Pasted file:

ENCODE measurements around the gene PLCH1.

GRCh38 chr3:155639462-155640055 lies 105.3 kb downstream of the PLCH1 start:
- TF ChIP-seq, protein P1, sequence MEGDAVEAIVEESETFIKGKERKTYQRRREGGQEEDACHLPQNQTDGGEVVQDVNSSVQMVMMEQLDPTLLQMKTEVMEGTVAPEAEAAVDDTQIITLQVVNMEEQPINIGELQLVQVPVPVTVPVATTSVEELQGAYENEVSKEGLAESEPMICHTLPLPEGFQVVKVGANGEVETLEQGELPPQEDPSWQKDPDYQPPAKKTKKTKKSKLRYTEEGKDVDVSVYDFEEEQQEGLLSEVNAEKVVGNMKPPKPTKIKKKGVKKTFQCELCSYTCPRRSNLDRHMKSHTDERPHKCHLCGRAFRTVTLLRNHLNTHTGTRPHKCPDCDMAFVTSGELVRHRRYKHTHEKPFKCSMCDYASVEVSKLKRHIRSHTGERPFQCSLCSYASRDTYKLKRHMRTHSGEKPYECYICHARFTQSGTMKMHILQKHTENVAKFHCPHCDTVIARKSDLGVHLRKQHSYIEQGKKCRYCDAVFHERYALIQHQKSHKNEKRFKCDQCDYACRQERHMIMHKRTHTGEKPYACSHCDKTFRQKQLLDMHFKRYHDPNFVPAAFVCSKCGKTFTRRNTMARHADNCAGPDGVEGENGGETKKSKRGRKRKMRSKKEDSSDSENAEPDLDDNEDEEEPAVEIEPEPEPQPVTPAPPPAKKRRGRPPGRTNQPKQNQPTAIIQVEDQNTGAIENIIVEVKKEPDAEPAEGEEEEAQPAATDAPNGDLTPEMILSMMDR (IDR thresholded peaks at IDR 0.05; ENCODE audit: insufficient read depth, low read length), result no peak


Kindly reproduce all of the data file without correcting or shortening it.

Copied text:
ENCODE measurements around the gene PLCH1.

GRCh38 chr3:155639462-155640055 lies 105.3 kb downstream of the PLCH1 start:
- TF ChIP-seq, protein P1, sequence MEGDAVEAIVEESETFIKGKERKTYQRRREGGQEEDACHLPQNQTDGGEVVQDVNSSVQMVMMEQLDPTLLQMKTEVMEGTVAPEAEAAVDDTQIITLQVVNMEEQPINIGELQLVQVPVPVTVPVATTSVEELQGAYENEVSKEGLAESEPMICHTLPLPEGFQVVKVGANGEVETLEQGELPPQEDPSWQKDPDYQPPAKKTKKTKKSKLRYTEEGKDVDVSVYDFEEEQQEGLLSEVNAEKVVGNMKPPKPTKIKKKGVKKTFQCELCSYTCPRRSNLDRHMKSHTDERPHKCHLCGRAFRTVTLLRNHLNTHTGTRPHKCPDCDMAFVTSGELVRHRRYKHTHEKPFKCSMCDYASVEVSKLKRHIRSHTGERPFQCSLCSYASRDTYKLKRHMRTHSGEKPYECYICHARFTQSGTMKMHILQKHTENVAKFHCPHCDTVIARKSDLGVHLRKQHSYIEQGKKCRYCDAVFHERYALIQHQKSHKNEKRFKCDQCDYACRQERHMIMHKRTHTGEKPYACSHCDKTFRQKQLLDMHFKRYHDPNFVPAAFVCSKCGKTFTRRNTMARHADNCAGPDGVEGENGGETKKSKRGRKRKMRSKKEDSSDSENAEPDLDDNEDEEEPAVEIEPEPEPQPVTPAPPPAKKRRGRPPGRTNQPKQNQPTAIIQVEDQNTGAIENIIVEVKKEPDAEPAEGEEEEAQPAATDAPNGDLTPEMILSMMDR (IDR thresholded peaks at IDR 0.05; ENCODE audit: insufficient read depth, low read length), result no peak